Adobe recently announced plans to introduce premium features to its Flash platform — developers will gain access to faster hardware-accelerated performance and better mouse support, but Adobe will take 9 percent of revenue beyond the first $50,000 made. What will this mean for the legions of Flash developers out there who've made their name with simple 2D games? Gamasutra spoke to the people behind various popular indie titles to get some thoughts on the future of the platform.

Daniel Cook of Triple Town thinks it's inevitable that the premium features will become more necessary over time, and expresses concerns over having to pay yet another middleman. Adam Saltsman, creator of Canabalt, is also worried about the precedent set by Adobe's move, saying of his Flixel Actionscript library that "I definitely feel like I have a kind of timeline now; cut dependency on Flash within three years, or else."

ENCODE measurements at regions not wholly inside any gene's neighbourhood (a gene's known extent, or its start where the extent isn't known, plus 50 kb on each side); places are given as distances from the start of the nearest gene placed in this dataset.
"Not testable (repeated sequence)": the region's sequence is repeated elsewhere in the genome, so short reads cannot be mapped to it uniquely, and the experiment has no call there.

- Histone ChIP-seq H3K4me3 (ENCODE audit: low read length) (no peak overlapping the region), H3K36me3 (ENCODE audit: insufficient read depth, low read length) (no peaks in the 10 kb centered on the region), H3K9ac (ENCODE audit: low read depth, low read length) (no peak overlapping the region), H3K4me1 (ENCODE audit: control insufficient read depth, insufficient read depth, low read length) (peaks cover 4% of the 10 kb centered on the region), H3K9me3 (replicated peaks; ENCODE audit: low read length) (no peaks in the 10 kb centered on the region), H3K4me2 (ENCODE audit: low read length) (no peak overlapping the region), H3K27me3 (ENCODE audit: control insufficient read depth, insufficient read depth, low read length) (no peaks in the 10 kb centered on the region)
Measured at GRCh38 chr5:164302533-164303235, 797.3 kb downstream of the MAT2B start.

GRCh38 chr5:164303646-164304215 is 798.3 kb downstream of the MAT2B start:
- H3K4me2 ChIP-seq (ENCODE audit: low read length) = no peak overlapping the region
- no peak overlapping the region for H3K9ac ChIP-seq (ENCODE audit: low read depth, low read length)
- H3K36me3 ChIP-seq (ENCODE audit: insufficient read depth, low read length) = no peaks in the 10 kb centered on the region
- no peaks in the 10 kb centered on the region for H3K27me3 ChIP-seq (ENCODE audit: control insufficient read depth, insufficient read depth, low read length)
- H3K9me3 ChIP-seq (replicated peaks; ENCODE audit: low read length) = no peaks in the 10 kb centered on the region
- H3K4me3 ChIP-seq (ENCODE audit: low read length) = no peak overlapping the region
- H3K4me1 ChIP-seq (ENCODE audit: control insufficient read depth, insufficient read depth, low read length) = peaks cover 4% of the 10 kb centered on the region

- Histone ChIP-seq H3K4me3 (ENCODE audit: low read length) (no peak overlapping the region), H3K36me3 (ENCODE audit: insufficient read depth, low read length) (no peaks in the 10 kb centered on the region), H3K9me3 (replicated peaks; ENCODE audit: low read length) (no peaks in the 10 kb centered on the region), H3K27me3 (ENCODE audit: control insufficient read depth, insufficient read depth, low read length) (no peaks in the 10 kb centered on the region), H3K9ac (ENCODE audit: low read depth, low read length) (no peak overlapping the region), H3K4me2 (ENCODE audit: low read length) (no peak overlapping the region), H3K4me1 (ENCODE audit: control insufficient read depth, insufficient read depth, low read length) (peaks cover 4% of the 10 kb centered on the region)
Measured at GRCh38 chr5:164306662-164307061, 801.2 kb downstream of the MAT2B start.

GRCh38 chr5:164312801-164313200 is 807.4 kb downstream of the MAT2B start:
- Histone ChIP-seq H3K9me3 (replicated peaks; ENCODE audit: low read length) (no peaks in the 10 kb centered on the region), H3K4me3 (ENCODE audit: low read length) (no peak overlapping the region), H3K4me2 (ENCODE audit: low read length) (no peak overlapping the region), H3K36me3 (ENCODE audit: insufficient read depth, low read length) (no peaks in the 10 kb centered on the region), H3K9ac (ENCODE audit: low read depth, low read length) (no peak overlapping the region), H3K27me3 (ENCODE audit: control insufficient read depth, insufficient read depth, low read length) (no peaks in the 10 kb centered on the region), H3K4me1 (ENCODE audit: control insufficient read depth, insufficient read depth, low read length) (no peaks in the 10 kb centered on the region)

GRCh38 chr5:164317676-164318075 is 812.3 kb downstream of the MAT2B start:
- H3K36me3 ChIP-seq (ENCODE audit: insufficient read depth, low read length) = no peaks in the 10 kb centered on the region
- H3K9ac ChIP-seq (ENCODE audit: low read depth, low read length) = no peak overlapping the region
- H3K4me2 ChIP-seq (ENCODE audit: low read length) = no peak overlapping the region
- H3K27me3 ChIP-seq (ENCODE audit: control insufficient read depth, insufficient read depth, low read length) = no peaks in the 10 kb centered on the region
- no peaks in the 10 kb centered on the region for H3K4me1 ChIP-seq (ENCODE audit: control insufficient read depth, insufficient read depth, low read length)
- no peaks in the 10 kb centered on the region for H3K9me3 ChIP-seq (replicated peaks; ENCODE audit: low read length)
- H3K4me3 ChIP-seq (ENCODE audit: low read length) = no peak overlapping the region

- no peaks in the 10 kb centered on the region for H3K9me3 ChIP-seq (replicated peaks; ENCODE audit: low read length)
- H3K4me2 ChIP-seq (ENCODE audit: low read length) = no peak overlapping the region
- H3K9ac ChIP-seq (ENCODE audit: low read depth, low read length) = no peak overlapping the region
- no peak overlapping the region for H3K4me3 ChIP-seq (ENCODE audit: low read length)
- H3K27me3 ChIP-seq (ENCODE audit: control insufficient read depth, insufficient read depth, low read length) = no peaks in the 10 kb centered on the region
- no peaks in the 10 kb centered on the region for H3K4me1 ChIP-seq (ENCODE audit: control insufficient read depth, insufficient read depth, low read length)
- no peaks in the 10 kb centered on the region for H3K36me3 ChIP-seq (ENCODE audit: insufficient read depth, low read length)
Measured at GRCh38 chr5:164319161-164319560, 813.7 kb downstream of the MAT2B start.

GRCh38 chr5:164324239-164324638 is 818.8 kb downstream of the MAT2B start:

For its part, Adobe says that it doesn't expect all developers to require premium features, and QWOP creator Bennett Foddy considers them to be almost like a separate 3D platform that provides another option for developers. However, he has doubts over whether many people will even be playing browser-based games at all in years to come, and expects mobile app stores to continue their rise.